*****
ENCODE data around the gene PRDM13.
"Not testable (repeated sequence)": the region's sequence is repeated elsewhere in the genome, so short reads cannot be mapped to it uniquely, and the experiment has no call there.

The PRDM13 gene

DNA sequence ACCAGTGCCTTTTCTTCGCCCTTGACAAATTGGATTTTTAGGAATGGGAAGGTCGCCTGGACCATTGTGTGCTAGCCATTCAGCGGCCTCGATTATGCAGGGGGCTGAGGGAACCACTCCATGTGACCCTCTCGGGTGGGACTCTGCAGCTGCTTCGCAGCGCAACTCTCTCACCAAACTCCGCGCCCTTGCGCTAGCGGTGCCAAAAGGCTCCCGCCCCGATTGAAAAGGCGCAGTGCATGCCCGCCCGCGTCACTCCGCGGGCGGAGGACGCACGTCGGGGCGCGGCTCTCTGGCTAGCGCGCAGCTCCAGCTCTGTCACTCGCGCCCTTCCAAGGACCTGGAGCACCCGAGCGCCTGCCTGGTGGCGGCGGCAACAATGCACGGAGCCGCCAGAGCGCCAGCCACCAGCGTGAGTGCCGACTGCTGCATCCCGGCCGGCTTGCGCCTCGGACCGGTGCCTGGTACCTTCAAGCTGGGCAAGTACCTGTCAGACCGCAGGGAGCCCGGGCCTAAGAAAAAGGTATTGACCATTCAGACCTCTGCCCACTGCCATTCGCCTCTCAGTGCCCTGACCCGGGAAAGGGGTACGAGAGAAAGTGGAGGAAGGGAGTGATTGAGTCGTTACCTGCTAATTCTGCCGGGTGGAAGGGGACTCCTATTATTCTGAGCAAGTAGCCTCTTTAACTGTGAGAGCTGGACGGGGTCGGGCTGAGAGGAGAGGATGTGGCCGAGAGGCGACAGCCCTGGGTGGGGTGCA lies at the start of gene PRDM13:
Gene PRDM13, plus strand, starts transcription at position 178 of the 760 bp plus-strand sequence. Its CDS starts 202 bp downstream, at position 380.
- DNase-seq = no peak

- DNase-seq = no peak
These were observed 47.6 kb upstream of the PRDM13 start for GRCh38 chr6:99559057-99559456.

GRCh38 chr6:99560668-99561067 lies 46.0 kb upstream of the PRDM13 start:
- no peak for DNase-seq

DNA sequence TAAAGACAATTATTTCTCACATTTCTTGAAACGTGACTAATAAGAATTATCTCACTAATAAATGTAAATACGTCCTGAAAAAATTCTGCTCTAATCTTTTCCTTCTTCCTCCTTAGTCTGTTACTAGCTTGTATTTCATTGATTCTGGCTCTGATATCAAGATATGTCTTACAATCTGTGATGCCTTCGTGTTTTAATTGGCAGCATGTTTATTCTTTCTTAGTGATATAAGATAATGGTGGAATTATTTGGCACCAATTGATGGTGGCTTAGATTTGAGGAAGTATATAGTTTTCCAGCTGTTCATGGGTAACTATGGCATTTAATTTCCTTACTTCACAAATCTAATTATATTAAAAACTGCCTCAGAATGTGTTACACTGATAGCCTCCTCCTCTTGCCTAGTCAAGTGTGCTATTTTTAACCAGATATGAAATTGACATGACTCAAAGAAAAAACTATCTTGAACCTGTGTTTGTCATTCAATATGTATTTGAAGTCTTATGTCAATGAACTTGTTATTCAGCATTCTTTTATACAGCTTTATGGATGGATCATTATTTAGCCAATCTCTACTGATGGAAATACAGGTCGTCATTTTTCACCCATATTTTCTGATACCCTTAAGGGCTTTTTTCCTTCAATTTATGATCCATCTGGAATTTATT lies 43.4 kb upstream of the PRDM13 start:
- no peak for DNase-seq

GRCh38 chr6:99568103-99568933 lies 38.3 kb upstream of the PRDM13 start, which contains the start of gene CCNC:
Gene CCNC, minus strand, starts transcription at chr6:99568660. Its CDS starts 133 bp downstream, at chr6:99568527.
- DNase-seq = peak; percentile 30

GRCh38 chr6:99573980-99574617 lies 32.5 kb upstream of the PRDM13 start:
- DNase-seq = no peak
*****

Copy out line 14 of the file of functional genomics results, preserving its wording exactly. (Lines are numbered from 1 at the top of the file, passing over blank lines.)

Gene CCNC, minus strand, starts transcription at chr6:99568660. Its CDS starts 133 bp downstream, at chr6:99568527.